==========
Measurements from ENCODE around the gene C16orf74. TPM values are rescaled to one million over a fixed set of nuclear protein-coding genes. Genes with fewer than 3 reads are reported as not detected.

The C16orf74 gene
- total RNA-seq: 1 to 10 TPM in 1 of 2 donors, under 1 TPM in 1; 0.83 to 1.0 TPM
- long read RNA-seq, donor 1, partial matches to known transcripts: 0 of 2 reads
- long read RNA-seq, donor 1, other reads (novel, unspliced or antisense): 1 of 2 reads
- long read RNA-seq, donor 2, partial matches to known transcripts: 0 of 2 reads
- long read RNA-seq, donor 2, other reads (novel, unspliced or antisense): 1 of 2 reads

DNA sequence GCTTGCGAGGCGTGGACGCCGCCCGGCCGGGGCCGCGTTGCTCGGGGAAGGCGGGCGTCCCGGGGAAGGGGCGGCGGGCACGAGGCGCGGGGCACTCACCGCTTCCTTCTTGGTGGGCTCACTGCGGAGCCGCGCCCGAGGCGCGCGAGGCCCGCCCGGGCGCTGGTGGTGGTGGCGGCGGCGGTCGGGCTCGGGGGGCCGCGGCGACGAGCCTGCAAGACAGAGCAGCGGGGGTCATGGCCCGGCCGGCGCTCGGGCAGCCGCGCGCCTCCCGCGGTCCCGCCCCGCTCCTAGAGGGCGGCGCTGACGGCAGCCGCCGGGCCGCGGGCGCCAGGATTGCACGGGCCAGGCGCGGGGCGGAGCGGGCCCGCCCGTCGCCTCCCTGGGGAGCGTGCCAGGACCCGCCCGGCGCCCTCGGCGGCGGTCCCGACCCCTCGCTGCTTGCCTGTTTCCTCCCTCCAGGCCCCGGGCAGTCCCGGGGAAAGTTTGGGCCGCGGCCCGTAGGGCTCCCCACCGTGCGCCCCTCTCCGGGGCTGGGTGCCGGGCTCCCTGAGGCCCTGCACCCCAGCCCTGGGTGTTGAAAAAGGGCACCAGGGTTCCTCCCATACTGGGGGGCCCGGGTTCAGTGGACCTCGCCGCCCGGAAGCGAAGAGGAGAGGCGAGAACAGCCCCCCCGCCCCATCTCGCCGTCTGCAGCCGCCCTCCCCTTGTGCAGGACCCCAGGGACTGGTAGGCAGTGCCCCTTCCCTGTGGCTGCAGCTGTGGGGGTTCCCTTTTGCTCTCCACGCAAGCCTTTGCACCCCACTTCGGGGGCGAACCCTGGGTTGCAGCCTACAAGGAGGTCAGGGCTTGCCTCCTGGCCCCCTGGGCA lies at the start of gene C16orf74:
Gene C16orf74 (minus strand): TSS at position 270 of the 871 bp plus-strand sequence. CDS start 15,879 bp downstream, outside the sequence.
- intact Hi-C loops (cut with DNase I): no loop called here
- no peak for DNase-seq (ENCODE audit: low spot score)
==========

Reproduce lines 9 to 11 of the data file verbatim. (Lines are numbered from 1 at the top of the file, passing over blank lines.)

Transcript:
Gene C16orf74 (minus strand): TSS at position 270 of the 871 bp plus-strand sequence. CDS start 15,879 bp downstream, outside the sequence.
- intact Hi-C loops (cut with DNase I): no loop called here
- no peak for DNase-seq (ENCODE audit: low spot score)